In a Florida medical malpractice case filed on April 21, 2016, the father of a 31-year-old woman who died as a result of a heart attack that she suffered while in the emergency room of the defendant hospital alleges that the hospital put its profits above the health of his daughter by failing to transport her to another hospital when the defendant hospital did not have an open ICU bed for her. Instead, the young woman was improperly kept in the emergency room.
The woman had gone to the defendant hospital’s emergency room due to severe stomach pains and shortness of breath. She died four weeks later.
According to the Florida medical malpractice lawsuit, the woman suffered diabetic ketoacidosis, severe metabolic acidosis, and pancreatitis, despite not being diabetic. The woman was administered Cardizem, a calcium channel blocker used to relax the heart muscles and blood vessels, in the emergency room even though she had low blood pressure. Shortly afterwards, she went into cardiac arrest and fell into a coma before she was finally transferred to the defendant hospital’s ICU. By the time of her death on March 18, 2012, she had racked up medical expenses in the amount of $368,496.
The father’s Florida medical malpractice wrongful death lawsuit is somewhat unique in that it alleges that the defendant hospital had a policy of placing its economic interests above the wellbeing of its patients – in this case, by keeping the plaintiff’s daughter in the emergency room for ten hours, and later admitting her as an inpatent, instead of transferring her to another hospital where she could have received the timely and appropriate medical care that she needed.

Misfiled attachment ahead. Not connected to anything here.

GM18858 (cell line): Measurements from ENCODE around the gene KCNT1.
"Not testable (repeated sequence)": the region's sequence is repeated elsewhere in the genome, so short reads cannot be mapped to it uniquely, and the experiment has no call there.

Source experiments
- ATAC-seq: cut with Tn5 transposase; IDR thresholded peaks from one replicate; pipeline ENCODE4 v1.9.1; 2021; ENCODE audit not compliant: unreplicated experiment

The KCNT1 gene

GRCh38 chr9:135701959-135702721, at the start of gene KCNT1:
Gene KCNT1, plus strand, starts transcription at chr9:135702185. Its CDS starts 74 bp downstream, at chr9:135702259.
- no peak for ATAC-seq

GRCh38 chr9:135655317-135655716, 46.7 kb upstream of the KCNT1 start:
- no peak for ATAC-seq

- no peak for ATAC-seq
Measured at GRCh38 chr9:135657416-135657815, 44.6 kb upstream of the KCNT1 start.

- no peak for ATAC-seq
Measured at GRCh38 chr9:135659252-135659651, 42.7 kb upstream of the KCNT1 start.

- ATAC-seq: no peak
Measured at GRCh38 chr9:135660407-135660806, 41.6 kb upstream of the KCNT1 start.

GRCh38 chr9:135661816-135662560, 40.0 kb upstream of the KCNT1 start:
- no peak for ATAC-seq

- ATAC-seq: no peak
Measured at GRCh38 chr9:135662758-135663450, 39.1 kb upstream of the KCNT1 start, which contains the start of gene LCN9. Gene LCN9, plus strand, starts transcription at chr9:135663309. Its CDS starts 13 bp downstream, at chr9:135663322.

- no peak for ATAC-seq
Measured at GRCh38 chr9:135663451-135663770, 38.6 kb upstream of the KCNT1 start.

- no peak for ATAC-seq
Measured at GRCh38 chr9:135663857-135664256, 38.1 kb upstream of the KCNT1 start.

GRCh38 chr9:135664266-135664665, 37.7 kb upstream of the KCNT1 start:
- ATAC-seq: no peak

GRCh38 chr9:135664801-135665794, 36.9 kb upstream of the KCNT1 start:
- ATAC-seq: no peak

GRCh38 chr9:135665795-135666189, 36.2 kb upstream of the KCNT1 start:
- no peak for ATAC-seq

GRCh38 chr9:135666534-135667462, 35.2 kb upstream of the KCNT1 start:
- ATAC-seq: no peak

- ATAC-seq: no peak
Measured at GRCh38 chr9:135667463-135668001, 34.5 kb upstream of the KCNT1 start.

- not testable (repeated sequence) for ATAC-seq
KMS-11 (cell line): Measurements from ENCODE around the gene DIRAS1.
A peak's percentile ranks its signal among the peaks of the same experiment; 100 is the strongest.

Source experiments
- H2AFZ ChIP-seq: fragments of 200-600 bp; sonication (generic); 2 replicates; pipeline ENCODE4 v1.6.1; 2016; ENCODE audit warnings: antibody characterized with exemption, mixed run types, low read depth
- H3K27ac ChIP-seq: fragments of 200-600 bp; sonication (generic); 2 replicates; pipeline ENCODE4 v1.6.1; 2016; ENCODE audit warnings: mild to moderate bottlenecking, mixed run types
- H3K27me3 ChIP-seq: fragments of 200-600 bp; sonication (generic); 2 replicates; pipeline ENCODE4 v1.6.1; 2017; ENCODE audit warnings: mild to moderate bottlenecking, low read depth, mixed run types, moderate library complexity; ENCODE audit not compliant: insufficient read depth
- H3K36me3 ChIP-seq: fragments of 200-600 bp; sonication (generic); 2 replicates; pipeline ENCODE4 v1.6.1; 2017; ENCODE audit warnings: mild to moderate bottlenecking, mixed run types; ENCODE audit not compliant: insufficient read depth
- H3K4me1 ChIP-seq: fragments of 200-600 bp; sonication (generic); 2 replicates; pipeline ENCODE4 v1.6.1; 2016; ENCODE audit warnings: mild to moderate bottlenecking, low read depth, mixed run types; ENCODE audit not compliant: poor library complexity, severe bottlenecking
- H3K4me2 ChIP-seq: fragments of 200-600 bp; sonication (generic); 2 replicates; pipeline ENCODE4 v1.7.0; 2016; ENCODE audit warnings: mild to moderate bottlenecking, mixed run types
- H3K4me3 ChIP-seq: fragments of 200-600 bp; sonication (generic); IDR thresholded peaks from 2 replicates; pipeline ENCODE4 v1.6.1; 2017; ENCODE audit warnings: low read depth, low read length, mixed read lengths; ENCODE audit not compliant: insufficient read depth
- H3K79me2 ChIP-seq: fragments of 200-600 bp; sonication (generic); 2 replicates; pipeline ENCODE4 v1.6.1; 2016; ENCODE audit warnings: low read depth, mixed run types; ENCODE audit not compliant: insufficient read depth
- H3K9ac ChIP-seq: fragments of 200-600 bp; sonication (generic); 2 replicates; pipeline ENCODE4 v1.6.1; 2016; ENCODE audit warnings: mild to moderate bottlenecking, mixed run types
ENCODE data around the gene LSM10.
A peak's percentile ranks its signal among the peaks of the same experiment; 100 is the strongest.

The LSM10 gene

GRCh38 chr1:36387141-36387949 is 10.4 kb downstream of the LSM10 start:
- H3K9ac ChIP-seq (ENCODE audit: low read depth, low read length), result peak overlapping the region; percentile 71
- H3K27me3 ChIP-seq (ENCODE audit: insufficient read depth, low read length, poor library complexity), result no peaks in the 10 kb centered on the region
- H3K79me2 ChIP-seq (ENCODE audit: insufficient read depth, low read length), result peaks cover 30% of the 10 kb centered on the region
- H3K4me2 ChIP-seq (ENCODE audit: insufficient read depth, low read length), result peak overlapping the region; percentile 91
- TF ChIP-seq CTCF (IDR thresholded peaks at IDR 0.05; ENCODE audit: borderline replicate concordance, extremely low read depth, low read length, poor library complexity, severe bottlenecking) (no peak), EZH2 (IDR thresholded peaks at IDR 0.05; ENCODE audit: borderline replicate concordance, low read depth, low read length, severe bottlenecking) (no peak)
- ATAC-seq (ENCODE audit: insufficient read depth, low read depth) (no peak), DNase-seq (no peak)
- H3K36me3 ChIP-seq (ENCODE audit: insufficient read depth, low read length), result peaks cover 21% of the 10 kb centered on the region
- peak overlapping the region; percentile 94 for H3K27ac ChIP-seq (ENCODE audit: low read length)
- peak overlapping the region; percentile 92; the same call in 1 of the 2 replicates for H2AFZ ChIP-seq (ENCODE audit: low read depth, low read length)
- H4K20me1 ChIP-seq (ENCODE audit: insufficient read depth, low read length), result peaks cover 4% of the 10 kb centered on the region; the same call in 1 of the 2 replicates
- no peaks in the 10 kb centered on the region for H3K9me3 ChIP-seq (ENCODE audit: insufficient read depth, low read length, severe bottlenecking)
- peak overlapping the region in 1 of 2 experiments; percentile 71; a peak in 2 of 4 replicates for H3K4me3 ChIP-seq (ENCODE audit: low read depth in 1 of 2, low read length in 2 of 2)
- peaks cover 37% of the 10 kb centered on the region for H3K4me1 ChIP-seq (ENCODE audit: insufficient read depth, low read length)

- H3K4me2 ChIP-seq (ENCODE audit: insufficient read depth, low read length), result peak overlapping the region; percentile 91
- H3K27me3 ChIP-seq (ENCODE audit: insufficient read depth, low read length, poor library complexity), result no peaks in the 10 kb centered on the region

In discussing his client’s Florida medical malpractice lawsuit filed against the hospital, one of the father’s attorney stated, “She had great health insurance and HMA had a policy of packing their hospital. They did not want to lose the money they could get from her insurance company. As a consequence, she died. She died because she did not get the kind of care she should have gotten. They were not considering the safety of patients, they were considering their bottom line.”
The woman’s father stated, “what happened to my daughter should never have happened … I don’t want to ever see this happen to anyone else, it should not have happened to [my daughter] … changes need to be made with the law.”
The Florida medical malpractice wrongful death lawsuit contains thirteen counts: four counts alleging intentional infliction of emotional distress, two counts alleging violation of the civil Racketeer Influenced Corruption and Organizations Act (“RICO”), one count alleging fraud, four counts alleging medical negligence, and two counts alleging violation of the Florida Deceptive and Unfair Trade Practices Act. The lawsuit seeks both compensatory and punitive damages.
If the medical treatment you or a loved one received in a hospital in the United States fell below the required standard of care, you may have the basis for a medical malpractice claim to compensate you for the harms that you suffered.
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